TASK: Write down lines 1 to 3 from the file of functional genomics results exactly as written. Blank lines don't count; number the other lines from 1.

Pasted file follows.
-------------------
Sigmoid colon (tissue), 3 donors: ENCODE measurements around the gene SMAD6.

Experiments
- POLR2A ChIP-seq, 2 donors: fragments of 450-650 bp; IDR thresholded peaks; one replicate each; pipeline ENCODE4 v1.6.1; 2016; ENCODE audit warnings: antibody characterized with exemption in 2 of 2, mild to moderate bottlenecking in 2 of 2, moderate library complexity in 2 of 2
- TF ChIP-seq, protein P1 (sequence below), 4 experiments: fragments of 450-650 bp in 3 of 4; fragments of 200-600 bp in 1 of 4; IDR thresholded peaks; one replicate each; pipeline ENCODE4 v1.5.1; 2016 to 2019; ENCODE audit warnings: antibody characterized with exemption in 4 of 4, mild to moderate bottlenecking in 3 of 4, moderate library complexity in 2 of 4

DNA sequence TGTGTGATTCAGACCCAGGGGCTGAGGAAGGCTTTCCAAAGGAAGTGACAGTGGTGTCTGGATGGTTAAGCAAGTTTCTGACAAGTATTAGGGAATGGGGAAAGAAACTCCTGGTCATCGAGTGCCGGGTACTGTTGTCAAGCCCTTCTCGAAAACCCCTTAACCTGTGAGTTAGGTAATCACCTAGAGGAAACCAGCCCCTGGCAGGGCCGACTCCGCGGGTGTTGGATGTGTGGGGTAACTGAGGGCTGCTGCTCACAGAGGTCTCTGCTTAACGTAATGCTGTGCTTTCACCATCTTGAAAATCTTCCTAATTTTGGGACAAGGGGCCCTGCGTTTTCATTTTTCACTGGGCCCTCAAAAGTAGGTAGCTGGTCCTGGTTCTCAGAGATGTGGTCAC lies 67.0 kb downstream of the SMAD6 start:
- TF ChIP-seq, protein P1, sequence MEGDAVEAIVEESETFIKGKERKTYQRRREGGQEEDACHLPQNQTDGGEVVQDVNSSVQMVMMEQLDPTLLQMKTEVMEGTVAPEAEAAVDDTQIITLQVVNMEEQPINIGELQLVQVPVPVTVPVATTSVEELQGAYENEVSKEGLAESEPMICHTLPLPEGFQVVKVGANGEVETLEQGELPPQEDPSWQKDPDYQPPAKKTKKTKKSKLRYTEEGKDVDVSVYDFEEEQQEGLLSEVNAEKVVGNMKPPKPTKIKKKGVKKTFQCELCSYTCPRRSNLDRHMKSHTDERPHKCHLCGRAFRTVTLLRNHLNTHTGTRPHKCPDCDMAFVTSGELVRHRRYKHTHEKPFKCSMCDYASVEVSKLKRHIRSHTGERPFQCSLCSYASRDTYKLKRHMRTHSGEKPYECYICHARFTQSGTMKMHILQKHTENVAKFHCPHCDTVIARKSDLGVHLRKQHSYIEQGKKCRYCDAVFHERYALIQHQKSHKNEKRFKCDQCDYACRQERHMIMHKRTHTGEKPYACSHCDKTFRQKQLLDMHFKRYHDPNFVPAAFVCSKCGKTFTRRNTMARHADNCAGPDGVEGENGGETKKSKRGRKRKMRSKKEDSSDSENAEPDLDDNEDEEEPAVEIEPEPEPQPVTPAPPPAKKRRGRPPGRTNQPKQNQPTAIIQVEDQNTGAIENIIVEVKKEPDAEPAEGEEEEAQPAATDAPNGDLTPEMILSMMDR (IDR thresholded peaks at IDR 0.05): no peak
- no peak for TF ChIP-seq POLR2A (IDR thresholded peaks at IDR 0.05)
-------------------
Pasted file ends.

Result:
Sigmoid colon (tissue), 3 donors: ENCODE measurements around the gene SMAD6.

Experiments
- POLR2A ChIP-seq, 2 donors: fragments of 450-650 bp; IDR thresholded peaks; one replicate each; pipeline ENCODE4 v1.6.1; 2016; ENCODE audit warnings: antibody characterized with exemption in 2 of 2, mild to moderate bottlenecking in 2 of 2, moderate library complexity in 2 of 2